Emily Dickinson, “The Savior must have been a docile Gentleman” (1487)

The Savior must have been a docile Gentleman (1487)
Emily Dickinson

The Savior must have been
A docile Gentleman —
To come so far so cold a Day
For little Fellowmen —

The Road to Bethlehem
Since He and I were Boys
Was leveled, but for that ‘twould be
A rugged billion Miles —


This is about religious experience. Our marking of Christ’s birth is held, for us, during a cold time of year. We make Him come to us; we feel He does. Only instead of the Son of Man, on a divine mission to redeem the world of its sin, we get a “docile Gentleman.” The world is too much with us, as this is our imagining. There is nothing docile about the Prince of Peace: justice must run down as waters, righteousness an ever-flowing stream. And “gentleman” is the ultimate construct of civil society. We dictate what man ought to be to painful extremes, so much so we demean ourselves, put ourselves in a lower class.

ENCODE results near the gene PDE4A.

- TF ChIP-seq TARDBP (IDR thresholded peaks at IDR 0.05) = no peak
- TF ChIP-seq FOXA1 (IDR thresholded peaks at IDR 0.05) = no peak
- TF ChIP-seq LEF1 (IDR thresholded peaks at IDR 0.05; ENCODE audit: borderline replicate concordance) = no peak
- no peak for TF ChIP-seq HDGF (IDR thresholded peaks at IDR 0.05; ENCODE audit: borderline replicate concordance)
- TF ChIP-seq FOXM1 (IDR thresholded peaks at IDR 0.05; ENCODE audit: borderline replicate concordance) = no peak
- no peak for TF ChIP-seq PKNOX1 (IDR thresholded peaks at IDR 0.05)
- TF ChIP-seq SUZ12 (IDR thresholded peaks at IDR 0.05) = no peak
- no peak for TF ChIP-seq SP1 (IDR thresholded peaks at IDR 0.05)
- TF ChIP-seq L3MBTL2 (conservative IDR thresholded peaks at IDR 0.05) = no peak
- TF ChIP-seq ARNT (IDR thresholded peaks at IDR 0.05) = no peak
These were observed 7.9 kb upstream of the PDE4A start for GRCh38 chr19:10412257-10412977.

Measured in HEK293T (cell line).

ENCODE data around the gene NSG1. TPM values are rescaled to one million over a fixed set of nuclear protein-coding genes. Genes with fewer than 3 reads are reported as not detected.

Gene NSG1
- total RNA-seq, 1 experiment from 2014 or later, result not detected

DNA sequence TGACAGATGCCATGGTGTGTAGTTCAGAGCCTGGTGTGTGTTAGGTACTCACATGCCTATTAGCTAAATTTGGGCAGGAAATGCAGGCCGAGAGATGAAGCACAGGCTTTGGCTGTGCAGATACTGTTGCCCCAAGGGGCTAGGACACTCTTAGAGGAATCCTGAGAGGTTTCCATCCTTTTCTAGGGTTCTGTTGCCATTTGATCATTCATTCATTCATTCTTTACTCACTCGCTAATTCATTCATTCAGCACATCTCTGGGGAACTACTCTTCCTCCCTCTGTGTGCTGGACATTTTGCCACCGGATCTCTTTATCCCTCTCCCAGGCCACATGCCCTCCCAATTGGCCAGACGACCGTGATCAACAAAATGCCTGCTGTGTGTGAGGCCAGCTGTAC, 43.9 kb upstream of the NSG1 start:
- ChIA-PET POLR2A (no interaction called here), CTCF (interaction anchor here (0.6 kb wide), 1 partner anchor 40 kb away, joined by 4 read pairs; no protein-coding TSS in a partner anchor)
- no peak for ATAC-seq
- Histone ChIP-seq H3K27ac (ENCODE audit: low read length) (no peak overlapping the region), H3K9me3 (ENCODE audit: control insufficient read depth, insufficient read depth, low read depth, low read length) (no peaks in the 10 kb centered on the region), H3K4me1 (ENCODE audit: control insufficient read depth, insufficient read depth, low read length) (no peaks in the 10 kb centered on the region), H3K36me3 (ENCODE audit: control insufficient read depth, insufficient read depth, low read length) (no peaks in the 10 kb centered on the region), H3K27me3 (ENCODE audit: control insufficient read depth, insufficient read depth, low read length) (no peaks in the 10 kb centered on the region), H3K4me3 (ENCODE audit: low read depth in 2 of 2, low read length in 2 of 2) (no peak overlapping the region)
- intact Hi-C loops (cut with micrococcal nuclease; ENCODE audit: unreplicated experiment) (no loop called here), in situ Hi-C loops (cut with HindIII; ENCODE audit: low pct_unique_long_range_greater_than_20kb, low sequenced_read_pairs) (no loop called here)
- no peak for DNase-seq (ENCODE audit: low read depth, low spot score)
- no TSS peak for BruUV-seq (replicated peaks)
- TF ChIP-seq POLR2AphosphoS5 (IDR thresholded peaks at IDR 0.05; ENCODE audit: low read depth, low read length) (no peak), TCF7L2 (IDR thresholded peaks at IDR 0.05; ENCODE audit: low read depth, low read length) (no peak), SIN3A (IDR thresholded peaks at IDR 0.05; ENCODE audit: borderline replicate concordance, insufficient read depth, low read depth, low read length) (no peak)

So much for the first stanza. Peculiar about this popular vision of Christianity is that, in a way, it was intended. Maybe there is nothing problematic about Christ as a docile gentleman. The prophet declared the Lord would make every mountain and hill low (Isaiah 40:4). That leveling unifies a number of disparate times: we, hundreds of years removed from His adolescence, are the children come unto Him. We’re there, equal with Him through such direct access. Only, a slight problem – it is, in effect, a wide, easy road. “A rugged billion miles” may overstate how difficult it sometimes can be to achieve a proper, true, moral vision, but then again, a rugged billion miles is literally life on earth.

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